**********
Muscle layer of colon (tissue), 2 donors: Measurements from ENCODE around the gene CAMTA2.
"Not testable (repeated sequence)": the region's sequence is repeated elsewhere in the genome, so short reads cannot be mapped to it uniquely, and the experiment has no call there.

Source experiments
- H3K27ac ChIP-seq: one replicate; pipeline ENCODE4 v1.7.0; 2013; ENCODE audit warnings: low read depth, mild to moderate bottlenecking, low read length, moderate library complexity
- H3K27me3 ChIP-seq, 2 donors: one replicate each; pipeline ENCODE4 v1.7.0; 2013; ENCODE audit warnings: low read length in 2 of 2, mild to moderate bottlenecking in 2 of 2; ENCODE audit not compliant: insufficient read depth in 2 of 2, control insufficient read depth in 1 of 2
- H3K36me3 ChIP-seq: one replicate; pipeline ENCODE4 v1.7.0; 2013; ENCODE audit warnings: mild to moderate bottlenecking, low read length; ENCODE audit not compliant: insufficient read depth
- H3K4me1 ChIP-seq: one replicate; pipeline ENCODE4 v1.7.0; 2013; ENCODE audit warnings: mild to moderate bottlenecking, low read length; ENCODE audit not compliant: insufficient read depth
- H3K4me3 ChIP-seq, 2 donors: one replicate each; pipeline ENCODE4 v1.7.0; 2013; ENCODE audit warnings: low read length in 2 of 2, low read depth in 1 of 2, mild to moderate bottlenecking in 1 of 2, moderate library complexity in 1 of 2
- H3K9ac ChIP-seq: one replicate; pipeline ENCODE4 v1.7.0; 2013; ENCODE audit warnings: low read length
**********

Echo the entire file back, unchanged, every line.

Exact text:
Muscle layer of colon (tissue), 2 donors: Measurements from ENCODE around the gene CAMTA2.
"Not testable (repeated sequence)": the region's sequence is repeated elsewhere in the genome, so short reads cannot be mapped to it uniquely, and the experiment has no call there.

Source experiments
- H3K27ac ChIP-seq: one replicate; pipeline ENCODE4 v1.7.0; 2013; ENCODE audit warnings: low read depth, mild to moderate bottlenecking, low read length, moderate library complexity
- H3K27me3 ChIP-seq, 2 donors: one replicate each; pipeline ENCODE4 v1.7.0; 2013; ENCODE audit warnings: low read length in 2 of 2, mild to moderate bottlenecking in 2 of 2; ENCODE audit not compliant: insufficient read depth in 2 of 2, control insufficient read depth in 1 of 2
- H3K36me3 ChIP-seq: one replicate; pipeline ENCODE4 v1.7.0; 2013; ENCODE audit warnings: mild to moderate bottlenecking, low read length; ENCODE audit not compliant: insufficient read depth
- H3K4me1 ChIP-seq: one replicate; pipeline ENCODE4 v1.7.0; 2013; ENCODE audit warnings: mild to moderate bottlenecking, low read length; ENCODE audit not compliant: insufficient read depth
- H3K4me3 ChIP-seq, 2 donors: one replicate each; pipeline ENCODE4 v1.7.0; 2013; ENCODE audit warnings: low read length in 2 of 2, low read depth in 1 of 2, mild to moderate bottlenecking in 1 of 2, moderate library complexity in 1 of 2
- H3K9ac ChIP-seq: one replicate; pipeline ENCODE4 v1.7.0; 2013; ENCODE audit warnings: low read length